Surging Corporate Debt Could Soon Hit $10 TRILLION
Francois Trahan, a strategist at UBS, has seen U.S. corporate debt increasing by more than 50% this past decade, standing now at nearly $10 trillion.
Such concerns could steal the show in 2020, he says. The slowing economic activity and a potential decline in corporate earnings could lead to debt downgrades for brands such as Amazon, 3M, and Walmart.
This surge in corporate debt over the past decade could weight down stocks in 2020. Corporate earnings are slowing to a crawl, and hurting the ability of companies to timely repay that debt and maintain solid credit ratings enabling them to borrow, as Trahan outlines.
Trahan says that credit issues don’t matter in equity market until the economy is slowing or in a contracting phase, as reported by CNBC.
According to Trahan, the U.S. corporate debt has increased by 50% since 2009. At nearly $10 trillion, the corporate debt would be a larger story were it not for a backdrop of a period of economic growth and a drop in yield prices. Yields on Baa-rated corporate bonds have fallen to about 3.9% from more than 6.3%.
If economic activity slows and corporate earnings drop, debt downgrades could be on the horizon, and even for some of the largest companies out there, like Amazon, 3M, and Walmart.
The companies could have to roll over their debt downgrades, half of which is on schedule to mature in the next five-to-six years. This would put pressure on company shares and the broader stock market.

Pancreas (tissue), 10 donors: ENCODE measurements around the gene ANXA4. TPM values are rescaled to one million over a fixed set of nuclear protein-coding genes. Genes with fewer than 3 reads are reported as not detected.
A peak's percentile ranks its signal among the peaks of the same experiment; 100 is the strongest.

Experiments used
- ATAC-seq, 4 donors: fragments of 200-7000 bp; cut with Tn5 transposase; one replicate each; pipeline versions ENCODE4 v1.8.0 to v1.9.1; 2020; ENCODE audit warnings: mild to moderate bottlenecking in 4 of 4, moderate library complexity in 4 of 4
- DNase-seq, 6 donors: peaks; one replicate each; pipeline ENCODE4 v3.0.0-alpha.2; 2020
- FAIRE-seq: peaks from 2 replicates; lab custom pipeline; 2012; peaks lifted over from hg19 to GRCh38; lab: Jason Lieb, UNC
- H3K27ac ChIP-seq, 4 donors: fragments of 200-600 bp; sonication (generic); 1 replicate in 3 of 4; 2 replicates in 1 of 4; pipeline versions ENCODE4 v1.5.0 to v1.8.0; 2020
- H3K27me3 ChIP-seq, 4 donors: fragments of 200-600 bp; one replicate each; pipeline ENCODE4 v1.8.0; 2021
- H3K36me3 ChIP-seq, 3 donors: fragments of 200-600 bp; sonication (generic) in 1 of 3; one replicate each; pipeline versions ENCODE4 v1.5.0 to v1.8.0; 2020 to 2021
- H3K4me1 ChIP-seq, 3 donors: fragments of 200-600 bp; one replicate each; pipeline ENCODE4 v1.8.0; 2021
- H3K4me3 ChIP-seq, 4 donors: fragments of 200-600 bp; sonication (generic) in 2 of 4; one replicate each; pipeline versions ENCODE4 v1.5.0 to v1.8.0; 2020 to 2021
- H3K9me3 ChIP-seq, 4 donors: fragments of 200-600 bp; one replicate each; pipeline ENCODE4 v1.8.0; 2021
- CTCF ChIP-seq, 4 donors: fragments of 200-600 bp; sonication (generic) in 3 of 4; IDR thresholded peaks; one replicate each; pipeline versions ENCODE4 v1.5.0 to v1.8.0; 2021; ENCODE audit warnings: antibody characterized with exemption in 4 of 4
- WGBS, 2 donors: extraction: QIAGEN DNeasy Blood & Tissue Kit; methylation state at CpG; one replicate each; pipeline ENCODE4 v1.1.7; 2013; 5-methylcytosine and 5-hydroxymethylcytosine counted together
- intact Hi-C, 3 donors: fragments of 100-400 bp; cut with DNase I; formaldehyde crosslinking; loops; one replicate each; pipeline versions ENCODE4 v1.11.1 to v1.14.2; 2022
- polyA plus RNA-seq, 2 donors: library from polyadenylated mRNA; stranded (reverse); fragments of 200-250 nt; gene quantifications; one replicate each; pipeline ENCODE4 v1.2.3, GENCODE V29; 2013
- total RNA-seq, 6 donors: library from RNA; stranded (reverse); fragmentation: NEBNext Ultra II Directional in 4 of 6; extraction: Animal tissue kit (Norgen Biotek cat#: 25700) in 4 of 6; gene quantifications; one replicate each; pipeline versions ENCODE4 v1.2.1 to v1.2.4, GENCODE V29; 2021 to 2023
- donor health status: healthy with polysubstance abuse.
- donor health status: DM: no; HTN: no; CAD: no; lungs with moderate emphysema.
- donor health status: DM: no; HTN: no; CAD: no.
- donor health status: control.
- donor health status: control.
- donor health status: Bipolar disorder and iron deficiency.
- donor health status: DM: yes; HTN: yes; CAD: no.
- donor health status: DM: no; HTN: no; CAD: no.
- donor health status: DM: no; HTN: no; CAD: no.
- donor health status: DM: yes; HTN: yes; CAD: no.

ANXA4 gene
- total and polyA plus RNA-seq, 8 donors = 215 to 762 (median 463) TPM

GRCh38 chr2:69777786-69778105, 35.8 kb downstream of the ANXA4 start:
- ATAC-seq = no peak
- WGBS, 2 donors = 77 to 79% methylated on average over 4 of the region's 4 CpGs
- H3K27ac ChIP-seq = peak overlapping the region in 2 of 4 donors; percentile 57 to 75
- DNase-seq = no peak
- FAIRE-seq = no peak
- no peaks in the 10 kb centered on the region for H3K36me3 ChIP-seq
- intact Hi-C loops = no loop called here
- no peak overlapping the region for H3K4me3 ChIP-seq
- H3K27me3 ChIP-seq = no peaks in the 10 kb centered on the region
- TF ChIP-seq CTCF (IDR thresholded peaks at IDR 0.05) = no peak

“Leaving aside our biases for markets and the economy, LEIs of credit markets point to a deterioration of ratings throughout 2020,” Trahan said.
The Institute for Supply Management’s new orders index as a key leading indicator, noting it has been in a downtrend for about six months. He notes the index has been below 50 in the past four months. The reading below 50 means there is a contraction.
Trahan notes that this decline in new orders could foreshadow a drop in the S&P 500’s average credit rating, increasing a year-over-year basis. Trahan notes that measure of economic activity leads the stock benchmark’s average credit rating by six months.
“Moreover, interest rates argue that this decline in the ISM is not likely over, suggesting that this risk could possibly last throughout all of 2020,” the strategist said.
Rates fell throughout 2019 as the Federal Reserve pivoted away from the hiking cycle started during the year before. The central bank cut the U.S. overnight rate three times this year after four rate hikes in 2018. Earning expectations are essentially flat, according to Trahan, and should expectations go south, debt downgrades could his markets like a tidal wave.
Trahan noted Amazon, 3M and Walmart are among the S&P 500 companies that are at risk of receiving a debt downgrade in 2020. The strategist’s model that accounts for company size, short and long-term capital turnover, profit margins and long-term liquidity.
Based on that model, Amazon could see its S&P credit rating to BB, the highest junk-bond grade from AA. 3M could see its credit rating fall from AA to BBB along with Walmart.